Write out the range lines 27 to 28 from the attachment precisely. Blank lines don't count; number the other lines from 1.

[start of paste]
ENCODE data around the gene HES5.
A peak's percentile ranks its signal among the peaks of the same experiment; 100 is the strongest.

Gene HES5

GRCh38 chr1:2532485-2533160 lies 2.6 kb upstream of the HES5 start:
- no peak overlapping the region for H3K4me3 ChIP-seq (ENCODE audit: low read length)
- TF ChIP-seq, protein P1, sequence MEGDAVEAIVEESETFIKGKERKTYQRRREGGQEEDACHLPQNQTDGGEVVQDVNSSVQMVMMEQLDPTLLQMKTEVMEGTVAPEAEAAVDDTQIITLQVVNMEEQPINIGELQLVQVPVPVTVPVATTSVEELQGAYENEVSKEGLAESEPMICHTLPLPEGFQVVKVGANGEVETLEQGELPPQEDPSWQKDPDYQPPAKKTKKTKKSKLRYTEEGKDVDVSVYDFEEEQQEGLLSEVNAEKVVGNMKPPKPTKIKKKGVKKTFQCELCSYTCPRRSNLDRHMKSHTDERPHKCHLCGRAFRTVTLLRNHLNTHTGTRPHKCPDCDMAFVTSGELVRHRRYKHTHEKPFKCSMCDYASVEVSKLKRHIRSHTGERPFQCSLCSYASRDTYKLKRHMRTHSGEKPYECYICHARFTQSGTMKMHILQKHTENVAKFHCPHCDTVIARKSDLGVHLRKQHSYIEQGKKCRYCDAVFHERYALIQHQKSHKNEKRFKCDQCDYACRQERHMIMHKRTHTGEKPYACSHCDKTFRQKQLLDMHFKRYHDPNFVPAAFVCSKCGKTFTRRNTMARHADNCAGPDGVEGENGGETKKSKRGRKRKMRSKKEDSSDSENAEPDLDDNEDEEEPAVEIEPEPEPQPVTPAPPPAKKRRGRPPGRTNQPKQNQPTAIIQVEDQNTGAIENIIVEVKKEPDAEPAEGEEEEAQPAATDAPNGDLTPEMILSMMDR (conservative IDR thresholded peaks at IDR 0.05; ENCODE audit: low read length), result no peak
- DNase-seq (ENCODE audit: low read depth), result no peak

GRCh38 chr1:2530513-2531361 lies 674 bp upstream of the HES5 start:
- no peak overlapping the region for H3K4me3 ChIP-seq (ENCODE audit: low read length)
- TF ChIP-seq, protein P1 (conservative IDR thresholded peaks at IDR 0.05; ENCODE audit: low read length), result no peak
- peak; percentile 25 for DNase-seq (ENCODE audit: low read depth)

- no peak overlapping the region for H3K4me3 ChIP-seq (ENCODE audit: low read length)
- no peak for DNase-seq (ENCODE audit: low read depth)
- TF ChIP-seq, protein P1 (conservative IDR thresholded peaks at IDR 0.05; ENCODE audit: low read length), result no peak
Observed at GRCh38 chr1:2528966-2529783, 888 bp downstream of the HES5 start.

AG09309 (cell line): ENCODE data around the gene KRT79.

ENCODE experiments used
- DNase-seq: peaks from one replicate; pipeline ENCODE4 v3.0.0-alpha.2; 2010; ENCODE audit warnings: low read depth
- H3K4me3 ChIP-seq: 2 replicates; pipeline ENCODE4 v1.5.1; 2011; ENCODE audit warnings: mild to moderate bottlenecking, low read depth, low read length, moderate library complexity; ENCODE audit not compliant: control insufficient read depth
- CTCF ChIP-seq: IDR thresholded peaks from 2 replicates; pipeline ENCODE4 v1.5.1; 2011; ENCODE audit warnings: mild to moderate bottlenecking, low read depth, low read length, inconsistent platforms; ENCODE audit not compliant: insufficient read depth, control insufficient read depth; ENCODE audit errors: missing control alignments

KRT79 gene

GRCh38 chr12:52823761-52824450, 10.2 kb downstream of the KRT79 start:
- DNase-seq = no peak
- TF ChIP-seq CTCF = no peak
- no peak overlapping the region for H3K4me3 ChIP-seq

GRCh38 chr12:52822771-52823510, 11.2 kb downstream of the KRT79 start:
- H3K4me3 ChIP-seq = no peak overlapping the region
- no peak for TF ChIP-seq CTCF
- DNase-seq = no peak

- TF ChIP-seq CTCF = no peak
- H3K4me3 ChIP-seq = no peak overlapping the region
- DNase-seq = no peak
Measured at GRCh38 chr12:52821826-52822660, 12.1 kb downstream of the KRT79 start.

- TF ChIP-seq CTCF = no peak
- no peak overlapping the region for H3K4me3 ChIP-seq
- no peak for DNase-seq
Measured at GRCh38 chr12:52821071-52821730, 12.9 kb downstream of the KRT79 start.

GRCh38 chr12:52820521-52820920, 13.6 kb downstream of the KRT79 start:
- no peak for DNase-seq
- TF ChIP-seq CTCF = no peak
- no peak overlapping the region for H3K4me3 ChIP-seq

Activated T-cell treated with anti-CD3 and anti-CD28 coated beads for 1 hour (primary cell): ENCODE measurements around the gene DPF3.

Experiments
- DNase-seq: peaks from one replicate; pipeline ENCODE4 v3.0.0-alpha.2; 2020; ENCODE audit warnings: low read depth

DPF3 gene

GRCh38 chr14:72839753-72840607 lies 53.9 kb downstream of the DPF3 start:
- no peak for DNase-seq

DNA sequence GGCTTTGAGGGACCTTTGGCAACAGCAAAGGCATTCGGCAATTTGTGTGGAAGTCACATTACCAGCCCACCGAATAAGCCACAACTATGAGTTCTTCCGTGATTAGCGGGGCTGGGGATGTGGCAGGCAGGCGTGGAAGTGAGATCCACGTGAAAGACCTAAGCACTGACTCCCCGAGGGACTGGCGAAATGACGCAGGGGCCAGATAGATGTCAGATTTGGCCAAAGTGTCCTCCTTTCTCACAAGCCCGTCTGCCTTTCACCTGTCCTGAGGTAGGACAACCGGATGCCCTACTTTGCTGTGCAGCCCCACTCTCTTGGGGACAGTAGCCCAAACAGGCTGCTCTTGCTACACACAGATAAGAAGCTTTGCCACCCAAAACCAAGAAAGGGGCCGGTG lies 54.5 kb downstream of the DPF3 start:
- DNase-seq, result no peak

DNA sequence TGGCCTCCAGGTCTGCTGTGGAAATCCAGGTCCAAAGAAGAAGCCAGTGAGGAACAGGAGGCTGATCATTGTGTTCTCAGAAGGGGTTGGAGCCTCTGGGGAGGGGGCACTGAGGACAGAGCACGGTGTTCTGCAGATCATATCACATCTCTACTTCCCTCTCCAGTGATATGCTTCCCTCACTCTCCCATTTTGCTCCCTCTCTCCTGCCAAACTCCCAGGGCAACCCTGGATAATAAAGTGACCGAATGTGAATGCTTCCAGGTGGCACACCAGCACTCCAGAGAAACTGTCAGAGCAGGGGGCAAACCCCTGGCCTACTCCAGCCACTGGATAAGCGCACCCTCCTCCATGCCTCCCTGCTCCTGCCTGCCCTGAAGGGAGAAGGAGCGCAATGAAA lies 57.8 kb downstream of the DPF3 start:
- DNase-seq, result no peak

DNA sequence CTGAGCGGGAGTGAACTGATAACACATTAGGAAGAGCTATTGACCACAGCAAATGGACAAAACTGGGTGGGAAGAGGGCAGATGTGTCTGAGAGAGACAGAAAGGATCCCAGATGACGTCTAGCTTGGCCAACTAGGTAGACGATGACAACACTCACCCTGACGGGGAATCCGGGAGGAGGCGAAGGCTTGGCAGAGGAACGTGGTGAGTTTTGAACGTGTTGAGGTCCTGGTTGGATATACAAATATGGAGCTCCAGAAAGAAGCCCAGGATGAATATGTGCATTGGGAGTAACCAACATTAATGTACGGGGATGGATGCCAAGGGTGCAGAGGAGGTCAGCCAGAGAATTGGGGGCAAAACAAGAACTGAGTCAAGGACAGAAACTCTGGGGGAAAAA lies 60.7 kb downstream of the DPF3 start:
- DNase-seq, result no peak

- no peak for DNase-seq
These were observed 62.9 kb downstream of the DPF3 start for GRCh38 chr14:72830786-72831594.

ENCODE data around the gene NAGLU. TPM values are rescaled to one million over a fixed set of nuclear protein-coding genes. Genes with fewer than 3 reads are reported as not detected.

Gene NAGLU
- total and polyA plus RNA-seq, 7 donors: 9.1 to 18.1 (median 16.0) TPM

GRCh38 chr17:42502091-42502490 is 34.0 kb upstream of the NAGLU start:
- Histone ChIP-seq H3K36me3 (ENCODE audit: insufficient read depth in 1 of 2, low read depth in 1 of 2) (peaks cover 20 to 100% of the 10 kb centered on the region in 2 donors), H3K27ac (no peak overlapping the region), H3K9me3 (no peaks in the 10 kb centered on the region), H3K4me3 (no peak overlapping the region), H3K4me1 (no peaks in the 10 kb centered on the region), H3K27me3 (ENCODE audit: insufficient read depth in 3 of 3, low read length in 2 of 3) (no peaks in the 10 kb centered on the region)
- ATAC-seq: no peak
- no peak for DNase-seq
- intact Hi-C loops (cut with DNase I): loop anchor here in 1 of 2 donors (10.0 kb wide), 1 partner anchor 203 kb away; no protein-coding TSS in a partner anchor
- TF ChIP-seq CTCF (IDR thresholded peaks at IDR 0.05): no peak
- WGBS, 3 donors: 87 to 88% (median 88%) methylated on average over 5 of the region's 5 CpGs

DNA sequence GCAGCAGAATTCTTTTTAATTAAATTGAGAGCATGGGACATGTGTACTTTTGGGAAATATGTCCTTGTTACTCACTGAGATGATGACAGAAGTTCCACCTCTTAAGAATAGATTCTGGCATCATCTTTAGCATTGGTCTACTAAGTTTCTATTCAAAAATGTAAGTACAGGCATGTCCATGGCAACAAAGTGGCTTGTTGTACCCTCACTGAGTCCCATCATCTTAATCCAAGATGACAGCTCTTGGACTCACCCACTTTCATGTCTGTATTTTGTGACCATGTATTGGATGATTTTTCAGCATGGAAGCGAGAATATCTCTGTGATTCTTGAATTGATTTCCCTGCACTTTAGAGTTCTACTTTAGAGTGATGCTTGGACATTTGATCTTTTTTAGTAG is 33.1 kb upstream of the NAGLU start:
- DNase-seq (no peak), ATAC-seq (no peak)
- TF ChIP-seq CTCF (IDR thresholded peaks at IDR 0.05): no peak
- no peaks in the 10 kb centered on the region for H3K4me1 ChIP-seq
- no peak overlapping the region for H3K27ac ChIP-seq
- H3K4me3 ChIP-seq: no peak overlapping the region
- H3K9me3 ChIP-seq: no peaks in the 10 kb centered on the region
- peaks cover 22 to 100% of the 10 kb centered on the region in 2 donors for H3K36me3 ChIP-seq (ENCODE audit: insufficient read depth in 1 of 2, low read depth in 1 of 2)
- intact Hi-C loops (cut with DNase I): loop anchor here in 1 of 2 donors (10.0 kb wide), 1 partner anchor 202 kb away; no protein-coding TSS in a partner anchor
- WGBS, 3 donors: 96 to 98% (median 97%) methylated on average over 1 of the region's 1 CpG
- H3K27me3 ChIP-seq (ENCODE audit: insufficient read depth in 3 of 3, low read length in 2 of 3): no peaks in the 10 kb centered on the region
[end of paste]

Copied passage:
- H3K4me3 ChIP-seq = no peak overlapping the region
- no peak for TF ChIP-seq CTCF